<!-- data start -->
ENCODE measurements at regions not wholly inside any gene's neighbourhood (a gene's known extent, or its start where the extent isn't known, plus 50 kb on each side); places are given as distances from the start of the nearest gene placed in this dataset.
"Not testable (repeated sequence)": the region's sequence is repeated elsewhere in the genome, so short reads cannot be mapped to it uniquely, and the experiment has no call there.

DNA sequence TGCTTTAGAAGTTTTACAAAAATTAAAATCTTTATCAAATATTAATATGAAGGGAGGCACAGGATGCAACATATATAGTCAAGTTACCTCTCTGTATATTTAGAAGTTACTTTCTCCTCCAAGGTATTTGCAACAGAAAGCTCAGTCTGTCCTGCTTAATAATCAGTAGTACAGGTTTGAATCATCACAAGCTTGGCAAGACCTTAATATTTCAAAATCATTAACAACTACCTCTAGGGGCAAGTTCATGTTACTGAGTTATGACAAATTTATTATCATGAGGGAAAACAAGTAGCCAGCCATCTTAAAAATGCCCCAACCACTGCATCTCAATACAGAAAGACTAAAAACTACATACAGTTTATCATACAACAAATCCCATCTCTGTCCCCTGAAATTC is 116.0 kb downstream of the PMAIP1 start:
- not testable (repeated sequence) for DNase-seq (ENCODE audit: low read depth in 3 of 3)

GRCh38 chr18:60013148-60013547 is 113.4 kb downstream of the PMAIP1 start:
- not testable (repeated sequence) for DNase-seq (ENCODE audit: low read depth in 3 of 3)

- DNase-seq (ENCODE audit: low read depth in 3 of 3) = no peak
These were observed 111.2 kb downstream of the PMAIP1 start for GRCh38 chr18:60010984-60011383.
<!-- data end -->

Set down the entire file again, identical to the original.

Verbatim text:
ENCODE measurements at regions not wholly inside any gene's neighbourhood (a gene's known extent, or its start where the extent isn't known, plus 50 kb on each side); places are given as distances from the start of the nearest gene placed in this dataset.
"Not testable (repeated sequence)": the region's sequence is repeated elsewhere in the genome, so short reads cannot be mapped to it uniquely, and the experiment has no call there.

DNA sequence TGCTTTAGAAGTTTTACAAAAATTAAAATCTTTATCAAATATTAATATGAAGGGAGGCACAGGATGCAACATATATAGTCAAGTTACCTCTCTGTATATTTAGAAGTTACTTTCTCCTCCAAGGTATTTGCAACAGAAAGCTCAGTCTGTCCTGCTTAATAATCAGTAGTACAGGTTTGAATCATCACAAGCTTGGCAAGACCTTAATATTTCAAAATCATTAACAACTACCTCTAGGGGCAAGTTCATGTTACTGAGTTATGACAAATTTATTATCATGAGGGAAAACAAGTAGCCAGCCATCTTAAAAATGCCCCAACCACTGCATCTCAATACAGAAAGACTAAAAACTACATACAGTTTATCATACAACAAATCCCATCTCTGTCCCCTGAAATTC is 116.0 kb downstream of the PMAIP1 start:
- not testable (repeated sequence) for DNase-seq (ENCODE audit: low read depth in 3 of 3)

GRCh38 chr18:60013148-60013547 is 113.4 kb downstream of the PMAIP1 start:
- not testable (repeated sequence) for DNase-seq (ENCODE audit: low read depth in 3 of 3)

- DNase-seq (ENCODE audit: low read depth in 3 of 3) = no peak
These were observed 111.2 kb downstream of the PMAIP1 start for GRCh38 chr18:60010984-60011383.